There’s no wonder why Great Smoky Mountains National Park is one our most popular national parks for hiking. The rolling mountains along the North Carolina – Tennessee border are gorgeous in all seasons, but the transition to bright fall colors is a sight to behold. In golden sunset light, the beauty of this place is overwhelming. Photo by Jerome Ginsberg (www.sharetheexperience.org).
The rolling plains and scattered wetlands of Ninepipe National Wildlife Refuge in Montana were created by receding glaciers more than 12,000 years ago. Today, these lands and waters serve as habitat for a great variety of wildlife, especially migrating waterfowl. Depending on the season, the sky can hold a lone eagle, fill with waves of tundra swans or show dramatic sunset colors. Photo by Christal Steele (www.sharetheexperience.org).
In a land of stark white sand, a little fall color really stands out. White Sands National Monument in New Mexico preserves part the world’s largest gypsum dunefield. Gypsum sand is considered rare because gypsum is water soluble – it dissolves in water like sugar in iced tea. The 275-square miles of dunes are comprised of over 4.5 billion tons of gypsum sand. It is one of the many things that make White Sands a unique and special place. Photo by Jim Langford (www.sharetheexperience.org).
A scenic drive along the Molalla River in Oregon offers easy river access and opportunities for picnicking, swimming, camping, whitewater boating and fishing. The river is one of the few undammed tributaries of the Willamette River and cuts a picturesque gorge on its way to the valley floor. Molalla River Recreation Area offers an extensive network of more than 20 miles of trails for hikers, bicyclists and equestrians. Take your time on the trails to enjoy the changing colors. Photo by Greg Shine, Bureau of Land Management.
Minute Man National Historical Park in Massachusetts is known for Revolutionary history and bold fall colors. Under the rustling leaves, you can hear whispers of the past at the Captain William Smith House. Captain Smith led a small militia against British soldiers at the Battle of Concord, fighting in the fields near his house. The house and fields have been restored to their 1775 appearance, making a visit feel like traveling back in time. Photo by Joseph Sirkovich (www.sharetheexperience.org).
Famous for mountaintop sunrises, Haleakala National Park in Hawaii offers thrilling adventures from summit to sea. Visitors to the Kīpahulu District on the northeast coast of of Maui are treated to views of waterfalls, sweeping ocean vistas and powerful Hawaiian cultural experiences. You might even see a double rainbow. Photo courtesy of Chris Archer.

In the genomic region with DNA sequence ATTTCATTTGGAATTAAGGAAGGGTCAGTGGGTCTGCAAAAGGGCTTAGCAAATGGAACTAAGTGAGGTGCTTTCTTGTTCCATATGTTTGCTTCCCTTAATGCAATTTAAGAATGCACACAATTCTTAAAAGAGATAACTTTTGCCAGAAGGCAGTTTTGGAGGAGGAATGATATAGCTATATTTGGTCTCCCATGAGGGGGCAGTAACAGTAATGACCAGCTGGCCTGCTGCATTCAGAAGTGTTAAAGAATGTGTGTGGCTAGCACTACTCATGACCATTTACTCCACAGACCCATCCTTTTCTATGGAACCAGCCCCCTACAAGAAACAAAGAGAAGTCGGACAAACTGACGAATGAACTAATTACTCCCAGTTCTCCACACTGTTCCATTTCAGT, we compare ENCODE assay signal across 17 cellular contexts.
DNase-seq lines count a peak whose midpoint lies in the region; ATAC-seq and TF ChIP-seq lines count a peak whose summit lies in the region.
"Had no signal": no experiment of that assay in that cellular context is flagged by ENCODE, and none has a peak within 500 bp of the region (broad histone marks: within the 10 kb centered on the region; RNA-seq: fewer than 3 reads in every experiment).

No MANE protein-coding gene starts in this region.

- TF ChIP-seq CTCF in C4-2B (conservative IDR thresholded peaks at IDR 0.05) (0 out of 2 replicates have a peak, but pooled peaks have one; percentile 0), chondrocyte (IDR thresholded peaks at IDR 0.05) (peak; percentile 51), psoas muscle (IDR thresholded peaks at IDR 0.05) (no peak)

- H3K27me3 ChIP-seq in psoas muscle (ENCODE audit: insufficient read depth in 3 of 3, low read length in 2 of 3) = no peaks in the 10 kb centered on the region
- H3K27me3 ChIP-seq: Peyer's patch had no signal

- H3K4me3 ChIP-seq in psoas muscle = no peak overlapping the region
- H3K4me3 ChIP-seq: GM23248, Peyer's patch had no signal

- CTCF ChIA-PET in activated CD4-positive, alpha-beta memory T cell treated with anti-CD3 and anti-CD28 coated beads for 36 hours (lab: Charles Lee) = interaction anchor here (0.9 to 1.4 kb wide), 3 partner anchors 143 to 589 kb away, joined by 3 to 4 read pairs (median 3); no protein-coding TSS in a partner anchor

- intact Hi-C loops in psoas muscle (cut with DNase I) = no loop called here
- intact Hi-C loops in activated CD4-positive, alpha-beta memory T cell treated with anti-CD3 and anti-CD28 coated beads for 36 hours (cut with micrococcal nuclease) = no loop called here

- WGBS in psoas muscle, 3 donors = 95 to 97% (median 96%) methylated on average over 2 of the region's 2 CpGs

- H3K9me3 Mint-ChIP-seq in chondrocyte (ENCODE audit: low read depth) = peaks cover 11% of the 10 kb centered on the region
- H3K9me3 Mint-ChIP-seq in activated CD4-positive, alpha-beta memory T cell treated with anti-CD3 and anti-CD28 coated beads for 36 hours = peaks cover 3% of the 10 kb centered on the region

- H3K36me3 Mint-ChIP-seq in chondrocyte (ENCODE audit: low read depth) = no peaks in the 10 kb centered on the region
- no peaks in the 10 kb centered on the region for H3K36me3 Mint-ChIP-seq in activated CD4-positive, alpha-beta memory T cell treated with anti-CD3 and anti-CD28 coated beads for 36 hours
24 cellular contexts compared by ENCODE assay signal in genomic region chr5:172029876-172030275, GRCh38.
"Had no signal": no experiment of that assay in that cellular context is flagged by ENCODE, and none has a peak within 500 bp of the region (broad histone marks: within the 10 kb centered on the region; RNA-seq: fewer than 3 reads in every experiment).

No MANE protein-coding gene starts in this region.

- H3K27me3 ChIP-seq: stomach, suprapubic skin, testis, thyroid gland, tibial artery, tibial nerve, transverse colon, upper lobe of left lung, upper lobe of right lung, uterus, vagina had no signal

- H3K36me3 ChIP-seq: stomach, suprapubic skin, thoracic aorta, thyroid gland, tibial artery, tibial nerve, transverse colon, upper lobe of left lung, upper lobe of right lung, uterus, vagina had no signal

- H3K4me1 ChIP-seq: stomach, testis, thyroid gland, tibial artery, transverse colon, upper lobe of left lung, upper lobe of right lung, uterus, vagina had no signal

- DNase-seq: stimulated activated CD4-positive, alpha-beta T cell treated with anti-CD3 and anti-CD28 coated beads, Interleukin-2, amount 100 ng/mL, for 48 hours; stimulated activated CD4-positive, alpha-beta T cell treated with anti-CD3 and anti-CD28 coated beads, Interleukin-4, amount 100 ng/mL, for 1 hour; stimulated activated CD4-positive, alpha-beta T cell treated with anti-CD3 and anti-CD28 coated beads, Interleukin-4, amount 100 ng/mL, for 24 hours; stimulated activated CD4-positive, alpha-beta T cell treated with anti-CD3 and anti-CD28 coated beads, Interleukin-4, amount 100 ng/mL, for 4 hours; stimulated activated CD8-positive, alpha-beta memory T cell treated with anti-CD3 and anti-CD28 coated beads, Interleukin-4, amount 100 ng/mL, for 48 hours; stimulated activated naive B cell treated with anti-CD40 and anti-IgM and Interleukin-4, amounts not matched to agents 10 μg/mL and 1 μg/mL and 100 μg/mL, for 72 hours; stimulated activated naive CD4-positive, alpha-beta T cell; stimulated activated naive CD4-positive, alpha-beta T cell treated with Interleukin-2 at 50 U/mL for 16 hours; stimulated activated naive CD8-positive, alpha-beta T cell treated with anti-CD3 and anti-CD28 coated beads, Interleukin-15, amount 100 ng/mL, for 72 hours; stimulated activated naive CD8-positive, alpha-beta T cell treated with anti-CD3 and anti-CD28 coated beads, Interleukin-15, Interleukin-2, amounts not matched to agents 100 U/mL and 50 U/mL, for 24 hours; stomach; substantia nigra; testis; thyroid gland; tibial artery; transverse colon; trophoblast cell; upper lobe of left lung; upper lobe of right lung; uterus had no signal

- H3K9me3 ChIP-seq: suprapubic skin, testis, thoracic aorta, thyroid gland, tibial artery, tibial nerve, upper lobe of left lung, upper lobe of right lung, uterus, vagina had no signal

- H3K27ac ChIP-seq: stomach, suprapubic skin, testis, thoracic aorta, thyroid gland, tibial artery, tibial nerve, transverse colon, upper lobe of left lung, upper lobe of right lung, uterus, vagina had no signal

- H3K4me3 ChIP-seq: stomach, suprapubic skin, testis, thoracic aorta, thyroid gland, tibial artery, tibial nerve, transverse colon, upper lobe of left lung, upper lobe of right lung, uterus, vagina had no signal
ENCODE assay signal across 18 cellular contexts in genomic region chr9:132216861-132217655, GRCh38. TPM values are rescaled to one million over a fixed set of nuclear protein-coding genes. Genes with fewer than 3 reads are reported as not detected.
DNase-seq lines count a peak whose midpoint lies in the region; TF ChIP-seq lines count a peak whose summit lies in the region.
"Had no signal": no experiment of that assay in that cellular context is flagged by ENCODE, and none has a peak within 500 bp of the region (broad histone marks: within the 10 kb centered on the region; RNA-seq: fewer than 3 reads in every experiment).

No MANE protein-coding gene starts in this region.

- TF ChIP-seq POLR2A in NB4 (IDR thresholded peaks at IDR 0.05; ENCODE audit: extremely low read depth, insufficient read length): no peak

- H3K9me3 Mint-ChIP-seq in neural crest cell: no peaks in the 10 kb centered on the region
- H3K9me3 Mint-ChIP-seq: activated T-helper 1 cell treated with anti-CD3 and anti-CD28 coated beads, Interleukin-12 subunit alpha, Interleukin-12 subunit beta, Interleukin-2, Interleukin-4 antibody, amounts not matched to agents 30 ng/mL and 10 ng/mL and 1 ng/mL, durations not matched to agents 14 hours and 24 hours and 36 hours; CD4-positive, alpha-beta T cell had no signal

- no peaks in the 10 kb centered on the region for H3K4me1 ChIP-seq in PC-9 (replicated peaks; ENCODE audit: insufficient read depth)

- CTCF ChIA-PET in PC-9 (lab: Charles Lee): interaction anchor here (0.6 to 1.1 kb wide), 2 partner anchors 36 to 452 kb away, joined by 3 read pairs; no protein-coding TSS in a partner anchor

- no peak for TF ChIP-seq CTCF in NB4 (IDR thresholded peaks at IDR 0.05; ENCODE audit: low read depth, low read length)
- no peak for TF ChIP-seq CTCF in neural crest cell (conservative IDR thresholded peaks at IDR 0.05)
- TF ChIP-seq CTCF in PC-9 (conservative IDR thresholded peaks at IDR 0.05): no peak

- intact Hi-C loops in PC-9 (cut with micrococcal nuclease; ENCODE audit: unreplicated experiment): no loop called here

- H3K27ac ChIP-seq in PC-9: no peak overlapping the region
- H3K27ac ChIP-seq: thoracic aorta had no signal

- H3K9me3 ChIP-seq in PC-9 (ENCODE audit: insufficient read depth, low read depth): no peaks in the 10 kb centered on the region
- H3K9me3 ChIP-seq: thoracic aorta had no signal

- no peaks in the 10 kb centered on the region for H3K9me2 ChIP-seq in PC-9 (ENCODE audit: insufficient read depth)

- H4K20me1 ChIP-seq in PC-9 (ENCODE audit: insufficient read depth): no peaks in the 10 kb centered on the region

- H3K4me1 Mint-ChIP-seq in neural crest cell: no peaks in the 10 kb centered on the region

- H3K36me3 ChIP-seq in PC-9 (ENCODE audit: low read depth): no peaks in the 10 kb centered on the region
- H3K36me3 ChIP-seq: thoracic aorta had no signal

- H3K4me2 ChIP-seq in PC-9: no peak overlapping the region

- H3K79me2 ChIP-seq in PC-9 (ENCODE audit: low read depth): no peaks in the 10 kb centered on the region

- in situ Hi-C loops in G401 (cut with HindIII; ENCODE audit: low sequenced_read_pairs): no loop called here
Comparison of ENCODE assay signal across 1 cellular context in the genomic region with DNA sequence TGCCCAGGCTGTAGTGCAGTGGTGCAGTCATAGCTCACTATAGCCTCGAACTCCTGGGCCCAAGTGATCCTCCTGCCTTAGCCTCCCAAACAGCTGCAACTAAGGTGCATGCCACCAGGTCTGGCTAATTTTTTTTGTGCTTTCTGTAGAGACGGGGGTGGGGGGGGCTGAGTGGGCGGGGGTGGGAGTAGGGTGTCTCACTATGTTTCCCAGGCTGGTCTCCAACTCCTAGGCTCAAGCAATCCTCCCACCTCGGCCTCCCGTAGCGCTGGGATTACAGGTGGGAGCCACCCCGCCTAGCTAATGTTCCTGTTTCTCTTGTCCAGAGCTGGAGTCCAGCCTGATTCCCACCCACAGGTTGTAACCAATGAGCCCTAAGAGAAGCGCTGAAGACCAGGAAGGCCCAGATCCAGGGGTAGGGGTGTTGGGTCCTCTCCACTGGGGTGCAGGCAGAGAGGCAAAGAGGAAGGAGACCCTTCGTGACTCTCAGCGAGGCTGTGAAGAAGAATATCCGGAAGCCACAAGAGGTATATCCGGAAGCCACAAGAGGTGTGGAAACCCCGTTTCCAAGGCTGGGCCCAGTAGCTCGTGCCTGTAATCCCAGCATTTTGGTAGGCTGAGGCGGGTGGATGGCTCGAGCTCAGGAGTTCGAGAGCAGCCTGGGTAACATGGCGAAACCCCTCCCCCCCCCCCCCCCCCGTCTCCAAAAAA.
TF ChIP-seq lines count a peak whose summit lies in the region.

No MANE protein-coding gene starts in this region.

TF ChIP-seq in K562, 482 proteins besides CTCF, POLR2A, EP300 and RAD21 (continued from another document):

Fall colors frame a stunning view at New River Gorge National River in West Virginia. From over 1,000 feet above the river, you can look down on the clouds nestled in the valley below and enjoy sweeping views of mountains and forests. The park encompasses over 70,000 acres of land along the New River, which is rich in cultural and natural history, and offers spectacular scenic and recreational opportunities. Photo by National Park Service.
From mountaintops to underground caves, Cumberland Gap National Historical Park encourages discovery. Located at the junction of Kentucky, Tennessee and Virginia, Cumberland Gap was the first gateway to the West and helps tell the stories of Native Americans, pioneers, Civil War soldiers and mountain communities. With historic buildings scattered among the forested mountains, it’s easy to feel like you’re going back in time. Visit in the autumn for spectacular fall colors. Photo by National Park Service.
Take a look at Cedar Breaks National Monument in Utah. The monument is best known for its geologic amphitheater – a brilliantly colored limestone coliseum that plunges a half-mile deep. In addition to enjoying incredible views, visitors can wander among timeless bristlecone pines, stand in lush meadows of wildflower, ponder crystal-clear night skies and experience the gorgeous fall colors of the park’s subalpine forest. Photo courtesy of Gary Fua.
In the mid-1800s, artists and painters of the Hudson River School flocked to Mount Desert Island in Maine to capture its natural beauty with their brushstrokes – inspiring patrons and friends to explore the area. As more people came to savor the fresh salt air, beautiful scenery and relaxed pace, the fame and popularity of this gorgeous coastline grew. After years of preservation efforts, this lovely landscape became Acadia National Park in 1929. Photo by Ritesh Tandon (www.sharetheexperience.org).